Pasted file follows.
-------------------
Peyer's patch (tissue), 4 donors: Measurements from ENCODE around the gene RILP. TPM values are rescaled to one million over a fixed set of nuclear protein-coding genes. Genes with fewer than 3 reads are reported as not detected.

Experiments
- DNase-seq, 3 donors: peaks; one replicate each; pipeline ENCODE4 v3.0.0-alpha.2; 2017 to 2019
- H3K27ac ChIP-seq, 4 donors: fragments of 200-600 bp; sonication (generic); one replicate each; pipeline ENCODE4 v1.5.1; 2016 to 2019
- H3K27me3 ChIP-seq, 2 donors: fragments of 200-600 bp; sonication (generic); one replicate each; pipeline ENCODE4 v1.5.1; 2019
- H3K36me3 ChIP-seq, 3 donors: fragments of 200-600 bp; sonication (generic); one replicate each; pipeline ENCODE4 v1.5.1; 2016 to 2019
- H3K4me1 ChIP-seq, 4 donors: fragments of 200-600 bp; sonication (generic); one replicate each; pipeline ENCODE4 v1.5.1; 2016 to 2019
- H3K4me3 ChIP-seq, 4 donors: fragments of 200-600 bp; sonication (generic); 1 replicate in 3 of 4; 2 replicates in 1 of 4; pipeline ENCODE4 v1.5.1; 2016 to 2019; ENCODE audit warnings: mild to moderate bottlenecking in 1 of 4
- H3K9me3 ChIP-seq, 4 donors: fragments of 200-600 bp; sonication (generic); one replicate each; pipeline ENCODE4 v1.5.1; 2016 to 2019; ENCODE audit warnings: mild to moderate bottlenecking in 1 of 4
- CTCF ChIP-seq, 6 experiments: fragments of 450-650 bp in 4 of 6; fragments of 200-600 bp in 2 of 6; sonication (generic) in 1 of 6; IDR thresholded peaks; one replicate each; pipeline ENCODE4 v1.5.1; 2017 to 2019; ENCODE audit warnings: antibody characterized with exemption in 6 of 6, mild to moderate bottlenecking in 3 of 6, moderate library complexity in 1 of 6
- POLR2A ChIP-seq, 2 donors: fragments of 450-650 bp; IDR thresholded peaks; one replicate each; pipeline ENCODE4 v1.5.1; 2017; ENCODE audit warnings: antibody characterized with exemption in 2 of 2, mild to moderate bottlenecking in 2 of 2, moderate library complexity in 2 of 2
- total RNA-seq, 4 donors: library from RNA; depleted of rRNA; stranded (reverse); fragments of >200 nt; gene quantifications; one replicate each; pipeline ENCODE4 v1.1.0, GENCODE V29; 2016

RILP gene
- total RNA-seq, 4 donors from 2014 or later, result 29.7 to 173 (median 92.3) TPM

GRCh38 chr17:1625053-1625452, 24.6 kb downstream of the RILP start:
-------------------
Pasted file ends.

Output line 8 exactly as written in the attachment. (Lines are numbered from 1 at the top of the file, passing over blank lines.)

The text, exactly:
- H3K4me3 ChIP-seq, 4 donors: fragments of 200-600 bp; sonication (generic); 1 replicate in 3 of 4; 2 replicates in 1 of 4; pipeline ENCODE4 v1.5.1; 2016 to 2019; ENCODE audit warnings: mild to moderate bottlenecking in 1 of 4